Since strength is simply force production against a load, if your loaded movement increases in weight, so does your strength. Getting stronger is simply the process of becoming capable of lifting increasingly heavier weights. The key to strength training is the process of gradually increasing the load in a way that allows the body to adapt to the stress of heavier weights. At first these increases can take place frequently, twice or three times per week, and then the process gradually slows as you accumulate more strength. But it's important to understand that training is the process of forcing this adaptation to occur, that if strength is to increase the loads must increase, that the process takes time, and that any interruption slows the process.

Skill: Dependent on Strength

We are told that many other physical attributes are just as important as strength. Balance, coordination, endurance, agility, power, and speed – the elements of physical skill – are all characteristics of the good athlete, and therefore must also be trained. But since all of these physical parameters are derivatives of force production against external resistance, they all depend on, and are limited by, strength.

Skill is the learned ability to carry out a task within a definable framework of time and energy. It's the ability to correctly and dependably reproduce a movement pattern that depends on accuracy and precision.

skill on the mat

Whether the sport involves a repetitive motor pathway – the same movement pattern under varying conditions of time, load, or intensity, like Olympic weightlifting or the field throwing events – or a non-repetitive motor pathway, like downhill skiing or judo, skill is the demonstration of the ability to perform the movement patterns effectively, conforming to the requirements for success in the sport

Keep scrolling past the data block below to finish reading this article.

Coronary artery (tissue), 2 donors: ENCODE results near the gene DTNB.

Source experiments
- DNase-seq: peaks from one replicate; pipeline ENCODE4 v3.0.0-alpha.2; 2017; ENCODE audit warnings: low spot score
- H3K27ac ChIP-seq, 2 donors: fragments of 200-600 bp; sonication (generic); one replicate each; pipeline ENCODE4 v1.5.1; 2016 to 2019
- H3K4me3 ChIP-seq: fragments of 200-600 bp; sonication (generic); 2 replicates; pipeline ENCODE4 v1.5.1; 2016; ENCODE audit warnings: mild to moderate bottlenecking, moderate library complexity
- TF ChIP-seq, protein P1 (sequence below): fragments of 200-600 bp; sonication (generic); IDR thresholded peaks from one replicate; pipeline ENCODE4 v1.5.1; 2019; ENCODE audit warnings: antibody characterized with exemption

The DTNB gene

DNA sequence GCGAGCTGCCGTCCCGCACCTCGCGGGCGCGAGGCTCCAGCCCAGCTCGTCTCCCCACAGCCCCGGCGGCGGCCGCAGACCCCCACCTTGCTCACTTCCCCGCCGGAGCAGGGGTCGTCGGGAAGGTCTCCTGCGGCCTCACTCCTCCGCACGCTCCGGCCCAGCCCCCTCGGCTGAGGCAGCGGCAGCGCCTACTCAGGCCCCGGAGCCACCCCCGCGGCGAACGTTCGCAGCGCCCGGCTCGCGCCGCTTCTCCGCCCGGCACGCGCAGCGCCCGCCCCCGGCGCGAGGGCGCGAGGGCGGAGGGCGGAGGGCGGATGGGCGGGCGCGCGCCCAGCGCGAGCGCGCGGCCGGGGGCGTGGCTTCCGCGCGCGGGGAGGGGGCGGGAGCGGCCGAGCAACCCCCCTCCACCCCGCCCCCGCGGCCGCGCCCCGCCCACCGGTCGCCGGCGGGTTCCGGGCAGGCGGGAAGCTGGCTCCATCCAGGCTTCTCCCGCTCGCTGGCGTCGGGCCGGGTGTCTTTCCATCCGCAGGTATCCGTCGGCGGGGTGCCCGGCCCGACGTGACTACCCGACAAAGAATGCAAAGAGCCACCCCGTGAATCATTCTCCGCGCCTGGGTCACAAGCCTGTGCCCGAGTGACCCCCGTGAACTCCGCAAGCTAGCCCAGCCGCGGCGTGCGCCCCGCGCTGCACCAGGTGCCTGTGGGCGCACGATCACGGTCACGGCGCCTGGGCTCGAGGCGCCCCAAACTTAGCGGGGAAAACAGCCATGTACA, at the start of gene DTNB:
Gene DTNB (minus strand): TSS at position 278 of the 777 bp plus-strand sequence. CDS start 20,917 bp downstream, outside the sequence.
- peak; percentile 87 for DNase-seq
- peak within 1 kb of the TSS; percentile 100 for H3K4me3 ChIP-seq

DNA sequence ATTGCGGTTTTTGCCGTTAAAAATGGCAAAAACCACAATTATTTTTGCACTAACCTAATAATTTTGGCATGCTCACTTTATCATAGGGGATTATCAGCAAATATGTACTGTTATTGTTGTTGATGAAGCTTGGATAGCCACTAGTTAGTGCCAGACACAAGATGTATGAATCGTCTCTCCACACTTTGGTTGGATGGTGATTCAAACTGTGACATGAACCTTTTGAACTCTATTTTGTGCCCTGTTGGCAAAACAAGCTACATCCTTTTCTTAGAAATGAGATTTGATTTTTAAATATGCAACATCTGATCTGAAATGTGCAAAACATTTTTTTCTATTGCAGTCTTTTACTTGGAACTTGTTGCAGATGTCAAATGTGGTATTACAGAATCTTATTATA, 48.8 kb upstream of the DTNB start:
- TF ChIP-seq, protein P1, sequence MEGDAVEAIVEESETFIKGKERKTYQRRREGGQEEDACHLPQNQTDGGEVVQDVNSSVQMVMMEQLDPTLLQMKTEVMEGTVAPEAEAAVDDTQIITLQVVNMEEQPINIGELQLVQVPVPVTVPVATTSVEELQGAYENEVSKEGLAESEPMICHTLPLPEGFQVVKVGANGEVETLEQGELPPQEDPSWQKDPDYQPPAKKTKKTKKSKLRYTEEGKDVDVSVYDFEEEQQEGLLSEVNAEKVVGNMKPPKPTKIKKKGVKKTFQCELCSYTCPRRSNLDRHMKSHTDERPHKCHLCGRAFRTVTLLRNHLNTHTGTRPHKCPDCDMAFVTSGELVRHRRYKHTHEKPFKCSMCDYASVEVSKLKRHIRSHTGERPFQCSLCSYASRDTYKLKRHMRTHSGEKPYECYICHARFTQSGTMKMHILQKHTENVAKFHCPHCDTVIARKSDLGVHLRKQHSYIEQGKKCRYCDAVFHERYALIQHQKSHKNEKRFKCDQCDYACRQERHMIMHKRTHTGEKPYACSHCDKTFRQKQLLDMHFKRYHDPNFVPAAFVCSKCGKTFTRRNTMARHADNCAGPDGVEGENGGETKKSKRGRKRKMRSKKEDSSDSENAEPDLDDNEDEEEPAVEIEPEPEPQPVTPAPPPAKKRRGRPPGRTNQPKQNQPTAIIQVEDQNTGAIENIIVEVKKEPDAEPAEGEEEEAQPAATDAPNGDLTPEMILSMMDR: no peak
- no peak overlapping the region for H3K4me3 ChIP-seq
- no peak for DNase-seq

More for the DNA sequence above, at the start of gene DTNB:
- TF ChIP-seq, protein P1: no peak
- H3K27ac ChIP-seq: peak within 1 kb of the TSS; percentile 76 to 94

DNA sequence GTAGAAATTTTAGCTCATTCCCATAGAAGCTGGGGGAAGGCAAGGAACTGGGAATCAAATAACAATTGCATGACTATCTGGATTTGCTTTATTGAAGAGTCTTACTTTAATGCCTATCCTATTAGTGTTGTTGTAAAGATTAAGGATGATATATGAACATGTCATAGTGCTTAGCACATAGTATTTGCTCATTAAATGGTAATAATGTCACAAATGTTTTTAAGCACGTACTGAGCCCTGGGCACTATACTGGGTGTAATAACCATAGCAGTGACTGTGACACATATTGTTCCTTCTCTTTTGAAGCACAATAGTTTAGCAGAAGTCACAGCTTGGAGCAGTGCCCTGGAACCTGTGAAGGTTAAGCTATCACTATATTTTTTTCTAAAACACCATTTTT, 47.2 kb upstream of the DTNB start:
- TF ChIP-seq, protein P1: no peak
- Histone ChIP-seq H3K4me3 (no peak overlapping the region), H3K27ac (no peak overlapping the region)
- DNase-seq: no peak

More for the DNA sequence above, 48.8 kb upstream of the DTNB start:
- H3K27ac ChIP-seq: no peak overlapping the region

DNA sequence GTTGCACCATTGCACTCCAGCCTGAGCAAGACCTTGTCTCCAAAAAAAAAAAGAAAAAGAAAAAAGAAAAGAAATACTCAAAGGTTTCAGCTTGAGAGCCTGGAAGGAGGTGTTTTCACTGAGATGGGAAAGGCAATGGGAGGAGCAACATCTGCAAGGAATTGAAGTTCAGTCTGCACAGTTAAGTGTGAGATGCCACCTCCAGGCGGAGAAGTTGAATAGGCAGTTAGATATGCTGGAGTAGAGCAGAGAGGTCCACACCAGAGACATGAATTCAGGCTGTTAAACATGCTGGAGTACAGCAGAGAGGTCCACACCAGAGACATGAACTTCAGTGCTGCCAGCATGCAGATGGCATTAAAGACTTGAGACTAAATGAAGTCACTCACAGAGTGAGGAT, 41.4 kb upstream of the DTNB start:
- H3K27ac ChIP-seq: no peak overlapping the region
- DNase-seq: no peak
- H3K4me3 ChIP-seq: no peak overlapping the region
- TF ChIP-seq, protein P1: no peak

Complex gymnastic movements, the Olympic lifts – like the snatch and the clean and jerk, Olympic weightlifting movements that are sensitive to the path of the barbell through space – and sports that require proficiency must be practiced – repeated often enough to permit technical perfection. This requires many hours to hone movement patterns that tolerate very little slop. Expertise in many endeavors that depend on physical skill, like musicianship, surgery, sculpture, and golf, require thousands of hours of exposure to the movement patterns. Skill-dependent athletics develop the same way.

Sports that require significant force-production capacity differ from golf and musicianship, in that strength acts as a limiter on the acquisition and display of skill. If the movement patterns that must be perfected also depend upon strength for their execution, then strength must be sufficient or execution cannot occur. If you're not strong enough to perform a Maltese cross, your skill at doing so can be neither developed nor displayed.

Performance: The Display of Strength and Skill